New York State IPM Program

January 23, 2019
by Debra E. Marvin
Comments Off on NEWA “Survey Says…”

NEWA “Survey Says…”

In late 2018, NEWA’s Coordinator, Dan Olmstead, and its creator, Dr. Juliet Carroll, concluded an assessment of a 2017 user survey. They, and the NEWA State Coordinators, reviewed user demographics, website content needs, and user experience before passing it on to Cornell’s Survey Research Institute.

The electronic survey included a subset of questions first asked in the 2007 survey. A summary of the 398 participants from 14 states provided a clear picture of NEWA’s impact. A more detailed summary has been shared in four posts at the NEWA Blog http://bitly12UatlMMW

Here’s the bottom line:

-NEWA is a reliable and trusted source of information among uses.

-All respondents said they would recommend NEW to other growers.

-NEWA provides reliable IPM information to support responsible management practices, enhance decision-making, and increase awareness of risks.

-96% of users say NEWA improves the timing of pesticide applications.

-NEWA has a positive impact on IPM practices.


Dan Olmstead presents a NEWA Workshop at the recent Empire State Producer’s Expo


Fewer vegetable than fruit models are available on NEWA. Cabbage maggot and onion maggot models are popular among growers (Fig. 2). Use percentages were based on the number of respondents to disease and insect model questions, which were 35 and 20, respectively. NEWA vegetable tool development is an area for future growth. In addition, promotion and education on how to use existing vegetable tools would increase use.

Dr. Juliet Carroll, Fruit IPM Coordinator, NYS IPM Program, NEWA founder

When putting the above statements into dollar figures, consider this:

Growers are saving money on an annual basis—an average of $4329—by reducing use of pesticide spray.

Estimated savings from crop loss, again on average, was $33,048.

Who uses NEWA? 75% are growers and 60% of them manage diversified farm operations.

20% of respondents managed farms smaller than 10 acres.

57% of respondents managed farms between 11 and 1000 acres.

4% had farms greater than 1000 acres.

Most NEWA growers grew apples, but a majority produced two or more commodities such as other tree fruit, grapes, berries, and tomatoes. Existing fruit and vegetable forecast tools will soon be joined by additional tools for field crops and ornamentals.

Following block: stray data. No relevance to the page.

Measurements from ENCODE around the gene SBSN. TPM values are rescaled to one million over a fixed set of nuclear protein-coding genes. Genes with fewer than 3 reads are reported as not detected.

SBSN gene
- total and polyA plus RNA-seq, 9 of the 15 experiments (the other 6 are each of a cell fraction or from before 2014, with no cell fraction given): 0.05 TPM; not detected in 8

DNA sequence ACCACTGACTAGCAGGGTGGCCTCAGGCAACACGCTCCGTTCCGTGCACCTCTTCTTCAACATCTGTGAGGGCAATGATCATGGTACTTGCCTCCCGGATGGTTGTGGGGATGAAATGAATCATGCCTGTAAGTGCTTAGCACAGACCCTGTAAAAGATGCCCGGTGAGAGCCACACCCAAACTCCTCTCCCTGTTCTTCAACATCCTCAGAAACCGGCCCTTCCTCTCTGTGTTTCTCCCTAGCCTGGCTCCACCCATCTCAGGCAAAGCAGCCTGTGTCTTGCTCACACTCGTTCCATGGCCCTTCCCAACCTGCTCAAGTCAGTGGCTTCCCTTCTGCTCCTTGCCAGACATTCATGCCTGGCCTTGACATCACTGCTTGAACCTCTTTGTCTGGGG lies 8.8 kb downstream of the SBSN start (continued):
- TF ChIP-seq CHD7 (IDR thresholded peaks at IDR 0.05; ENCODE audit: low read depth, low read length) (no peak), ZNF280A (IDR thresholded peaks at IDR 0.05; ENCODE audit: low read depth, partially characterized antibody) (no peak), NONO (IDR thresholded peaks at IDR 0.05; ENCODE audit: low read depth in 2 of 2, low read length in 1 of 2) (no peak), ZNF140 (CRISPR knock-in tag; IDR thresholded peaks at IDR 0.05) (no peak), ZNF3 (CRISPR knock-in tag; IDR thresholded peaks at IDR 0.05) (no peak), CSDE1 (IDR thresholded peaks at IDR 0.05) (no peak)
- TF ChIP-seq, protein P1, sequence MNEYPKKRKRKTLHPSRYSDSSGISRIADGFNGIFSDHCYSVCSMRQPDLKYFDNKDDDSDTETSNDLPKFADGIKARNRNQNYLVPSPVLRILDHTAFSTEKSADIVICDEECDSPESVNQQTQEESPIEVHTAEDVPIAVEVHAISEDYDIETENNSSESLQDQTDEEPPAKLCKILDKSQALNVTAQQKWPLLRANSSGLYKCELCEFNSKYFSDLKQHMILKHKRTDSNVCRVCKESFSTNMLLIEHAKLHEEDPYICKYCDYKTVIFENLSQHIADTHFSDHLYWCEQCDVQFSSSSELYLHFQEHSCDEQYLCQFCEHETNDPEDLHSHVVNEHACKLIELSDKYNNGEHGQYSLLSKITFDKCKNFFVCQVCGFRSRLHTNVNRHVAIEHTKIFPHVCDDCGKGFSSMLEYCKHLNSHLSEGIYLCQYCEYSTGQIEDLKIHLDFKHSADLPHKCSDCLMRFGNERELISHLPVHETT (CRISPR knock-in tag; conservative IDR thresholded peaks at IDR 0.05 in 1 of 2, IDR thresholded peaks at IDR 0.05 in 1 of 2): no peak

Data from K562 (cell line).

NEWA also provides links to other tools such as NOAA radar maps, USDA drought maps and websites that target particular problems like late blight or cucumber downy mildew.


The 2017 NEWA user survey: understanding grower impact, needs, and priorities

The 2017 NEWA survey: current and potential users

The 2017 NEWA survey: IPM impact

The 2017 NEWA survey: use of models, tools, and resources

The 2017 NEWA survey: discussion and future directions

Using weather data is a primary part of IPM. Learn more about NEWA by following the YOUR NEWA BLOG and visit NEWA to see for yourself how this important resource.

March 24, 2015
by Mary M. Woodsen
Comments Off on For IPM, Looking Back Means Looking Ahead

For IPM, Looking Back Means Looking Ahead

2015 marks our 30th anniversary here at NYS IPM. With age comes a new approach to our Year in Review — to our annual report. Yes, as always our focus is real science for real people. But “commodity driven” has long been our organizing principle.

This year our Year in Review will be different — a difference that’s as new as tomorrow. No matter if you’re coping with rats in the furnace room or late blight in tomato fields large and small, most everything in IPM relates to something else in IPM. So our organizing principle this year? I’m calling it “A Theme Runs Through It.”

Yes, even viruses are pests. Plum pox first showed up in NY orchards in 2006.

Yes, even viruses are pests. Plum pox first showed up in NY orchards in 2006.

Our themes? Inasives are a biggie, so lets start there. Given the invasives and emerging pests we were seeing 30 years ago, could we foreseen the meteoric rise in bed bugs? Stick bugs? And not just insects, but new viruses, bacteria, weeds?

More themes? Pest forecasts — because if you know a problem is headed your way, it’s easier to take action to prevent or better cope with it. Applied research that spans years — because when you test new IPM tactics under a range of conditions year in and year out, you have a clearer picture of do they work and what should you tweak one year that you don’t need to the next. Education — because people learn with their hands as well as their heads. Nor is that all.

A single post of mums is a trap? Yes — a trap crop, attracting greenhouse pests that could wreak havoc with your main crop.

A single pot of mums is a trap? Trap crops attract greenhouse pests that could wreak havoc with your main crop.

Each theme offers incorporates core principles of IPM: Prevention. Monitoring. Meeting cultural needs. Natural enemies of pests — biocontrol, in a word. Lures and traps. Healthy soil. Healthy plants. Healthy homes and schools — healthy kids. They apply across the board.

Oh — and by culture, no; we don’t mean a night at the opera. (Or even the pool hall). We mean finding the right site, whether indoors or out, with the right conditions for the plants you want to grow.

We’ll have more. Stay tuned.

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